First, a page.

Six range of motion arms (let alone three digits per finger) means 12 servos for just the arms. It's no wonder people are looking at pneumatics, hydraulics etc for high torque high precision "digitla muscles". Robotics is expensive. And when you wire a servo wrong at 4 in the morning because you've been working too long you end up replacing these things at a fast rate (Ask me how I know). Just getting in to a 5 degree of motion laser cut wood arm, starting the hobby from scratch, cost me about $600. And that's with the $12-20 level servos.

Re:At those prices? (1)

tlhIngan (30335) | about 7 months ago | (#47324909)

How exactly is 1500-15000 worth of equipment 'hobbyists'? And that's on top of the money you've already spent on getting a 3d printer.

Lots of hobbies can demand that much. Some hobbies have a wide range of spending (e.g., golf, electronics, computers) from practically free to many thousands, others demand huge upfront costs (e.g., flying, boating, etc).

Just because it's a hobby doesn't mean people can't spend outrageous amounts of money on it. I mean, people can spend $13K on an oscilloscope for their hobby too. Or several K in guns. Or stamps. Or comic books. Or plenty of other stuff. Or pinball machines, the popular ones easily costing $25K+ for home (and many people can't stop at one - three to a whole arcade in their basement...).

And there are plenty where people spend over $100K (over several years) on one project. (E.g., kit-plane building, model aircraft, etc).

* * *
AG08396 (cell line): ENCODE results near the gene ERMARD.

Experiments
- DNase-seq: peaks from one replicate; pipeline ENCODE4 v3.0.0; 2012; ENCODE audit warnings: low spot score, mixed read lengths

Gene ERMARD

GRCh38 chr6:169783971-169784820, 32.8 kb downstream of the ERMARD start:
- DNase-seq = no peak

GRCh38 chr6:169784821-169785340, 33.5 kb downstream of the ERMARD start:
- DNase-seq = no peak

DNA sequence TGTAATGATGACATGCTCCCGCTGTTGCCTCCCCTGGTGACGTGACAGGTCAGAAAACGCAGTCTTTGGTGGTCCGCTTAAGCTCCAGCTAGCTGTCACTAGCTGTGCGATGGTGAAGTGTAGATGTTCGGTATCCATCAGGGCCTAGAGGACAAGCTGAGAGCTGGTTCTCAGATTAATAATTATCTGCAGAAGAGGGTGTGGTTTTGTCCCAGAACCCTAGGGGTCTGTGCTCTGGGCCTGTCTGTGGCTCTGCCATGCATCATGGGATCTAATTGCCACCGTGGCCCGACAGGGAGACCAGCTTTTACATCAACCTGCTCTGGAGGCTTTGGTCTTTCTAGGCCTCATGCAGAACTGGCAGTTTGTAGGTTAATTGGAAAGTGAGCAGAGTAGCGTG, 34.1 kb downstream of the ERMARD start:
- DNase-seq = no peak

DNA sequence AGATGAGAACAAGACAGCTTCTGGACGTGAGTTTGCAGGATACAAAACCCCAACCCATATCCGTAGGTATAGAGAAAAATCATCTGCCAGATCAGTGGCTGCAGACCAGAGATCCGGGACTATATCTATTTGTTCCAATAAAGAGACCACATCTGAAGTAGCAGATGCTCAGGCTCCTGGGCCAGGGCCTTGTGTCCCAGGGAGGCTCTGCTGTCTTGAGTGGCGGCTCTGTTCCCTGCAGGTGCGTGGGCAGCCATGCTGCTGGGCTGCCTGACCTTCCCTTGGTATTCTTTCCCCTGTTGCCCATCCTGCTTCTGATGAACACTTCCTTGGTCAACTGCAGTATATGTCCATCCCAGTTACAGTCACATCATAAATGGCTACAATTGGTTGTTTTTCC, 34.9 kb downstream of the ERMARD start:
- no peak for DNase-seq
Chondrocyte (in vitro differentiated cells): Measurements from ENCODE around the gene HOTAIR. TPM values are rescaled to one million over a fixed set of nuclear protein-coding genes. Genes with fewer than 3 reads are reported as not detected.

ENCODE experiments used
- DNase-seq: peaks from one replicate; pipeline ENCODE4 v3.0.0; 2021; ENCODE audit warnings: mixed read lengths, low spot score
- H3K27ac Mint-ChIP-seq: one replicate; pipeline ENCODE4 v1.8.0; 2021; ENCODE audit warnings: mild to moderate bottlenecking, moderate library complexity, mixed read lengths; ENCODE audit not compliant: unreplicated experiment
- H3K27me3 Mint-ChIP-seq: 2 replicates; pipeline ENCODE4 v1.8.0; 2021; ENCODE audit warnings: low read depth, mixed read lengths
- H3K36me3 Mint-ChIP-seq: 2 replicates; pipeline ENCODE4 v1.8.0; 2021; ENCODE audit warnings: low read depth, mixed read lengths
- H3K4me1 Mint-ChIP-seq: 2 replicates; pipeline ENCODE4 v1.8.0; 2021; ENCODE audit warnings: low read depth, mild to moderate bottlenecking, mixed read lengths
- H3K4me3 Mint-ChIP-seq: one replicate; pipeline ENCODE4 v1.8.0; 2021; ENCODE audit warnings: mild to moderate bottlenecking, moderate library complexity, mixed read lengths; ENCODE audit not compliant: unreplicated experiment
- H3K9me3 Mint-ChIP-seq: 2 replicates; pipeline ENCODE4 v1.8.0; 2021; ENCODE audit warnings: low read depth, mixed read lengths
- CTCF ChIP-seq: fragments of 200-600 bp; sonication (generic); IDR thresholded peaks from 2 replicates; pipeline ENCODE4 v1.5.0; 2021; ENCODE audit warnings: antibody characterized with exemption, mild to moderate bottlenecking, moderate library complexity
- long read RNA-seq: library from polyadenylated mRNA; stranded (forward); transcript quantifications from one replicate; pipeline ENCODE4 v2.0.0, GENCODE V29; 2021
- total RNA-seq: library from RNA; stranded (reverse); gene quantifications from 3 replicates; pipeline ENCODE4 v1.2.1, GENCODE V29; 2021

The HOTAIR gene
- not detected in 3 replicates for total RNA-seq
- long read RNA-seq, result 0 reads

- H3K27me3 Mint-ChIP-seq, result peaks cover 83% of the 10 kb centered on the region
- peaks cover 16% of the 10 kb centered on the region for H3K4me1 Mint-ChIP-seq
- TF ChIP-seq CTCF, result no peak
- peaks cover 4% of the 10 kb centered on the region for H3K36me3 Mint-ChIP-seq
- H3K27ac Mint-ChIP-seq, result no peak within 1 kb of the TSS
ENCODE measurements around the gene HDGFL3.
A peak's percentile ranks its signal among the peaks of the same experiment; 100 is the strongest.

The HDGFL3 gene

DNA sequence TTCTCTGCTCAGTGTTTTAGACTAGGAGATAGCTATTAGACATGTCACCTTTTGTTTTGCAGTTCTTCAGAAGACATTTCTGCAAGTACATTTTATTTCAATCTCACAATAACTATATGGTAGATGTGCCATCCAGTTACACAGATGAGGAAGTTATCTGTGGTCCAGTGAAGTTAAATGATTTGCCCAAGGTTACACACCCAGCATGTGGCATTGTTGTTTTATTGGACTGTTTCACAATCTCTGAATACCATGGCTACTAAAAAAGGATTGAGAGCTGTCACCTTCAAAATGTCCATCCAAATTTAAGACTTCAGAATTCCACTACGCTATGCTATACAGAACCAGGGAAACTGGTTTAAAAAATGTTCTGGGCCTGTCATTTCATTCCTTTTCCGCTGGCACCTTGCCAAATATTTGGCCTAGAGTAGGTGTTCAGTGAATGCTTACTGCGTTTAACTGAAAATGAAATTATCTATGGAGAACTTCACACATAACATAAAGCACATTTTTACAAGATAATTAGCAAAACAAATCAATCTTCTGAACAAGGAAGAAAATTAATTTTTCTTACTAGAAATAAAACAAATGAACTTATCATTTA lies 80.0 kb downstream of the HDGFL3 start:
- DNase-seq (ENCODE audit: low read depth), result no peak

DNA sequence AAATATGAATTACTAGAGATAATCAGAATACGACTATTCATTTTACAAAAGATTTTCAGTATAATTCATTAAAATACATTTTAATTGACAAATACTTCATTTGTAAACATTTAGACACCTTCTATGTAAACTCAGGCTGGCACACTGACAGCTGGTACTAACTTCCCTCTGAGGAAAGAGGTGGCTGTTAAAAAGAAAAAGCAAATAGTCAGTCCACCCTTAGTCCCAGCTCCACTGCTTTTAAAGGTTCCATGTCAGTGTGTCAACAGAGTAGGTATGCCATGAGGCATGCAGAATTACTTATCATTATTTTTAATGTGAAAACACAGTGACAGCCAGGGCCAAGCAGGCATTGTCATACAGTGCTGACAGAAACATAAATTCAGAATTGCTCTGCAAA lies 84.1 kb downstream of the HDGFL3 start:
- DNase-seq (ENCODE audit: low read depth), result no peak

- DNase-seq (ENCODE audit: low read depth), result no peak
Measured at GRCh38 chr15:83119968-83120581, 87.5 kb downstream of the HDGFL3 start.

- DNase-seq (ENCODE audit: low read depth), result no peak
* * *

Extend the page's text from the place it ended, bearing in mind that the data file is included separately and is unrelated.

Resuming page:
It does require some amount of fiscal responsibility and the ability to save and delay gratification, but it's certainly possible.

Heck, back in the day, people would also spend many thousands of dollars in a computer just to play videogames on them and drag them across town to play with others.

They'd sell a lot more robots, if.... (1)

tekrat (242117) | about 7 months ago | (#47323661)

They'd sell a lot more robots, if they looked like beautiful girls. Where is chobits technology already?

The headline and the summary (0)

Anonymous Coward | about 7 months ago | (#47323851)

contradict each other, but hey, more 3D printing hype!

Robots! (breath! breath! pant! pant!) Cars! We'll 3D print organs and cars and houses and colonize Jupiter!

Summary: You're buying a completely mass-manufactured robot and you can 3D print the equivalent of baby shoes hanging from the rear-view mirror.

But hey, 3D printed robot.

link with a video demo (0)

Anonymous Coward | about 7 months ago | (#47324747)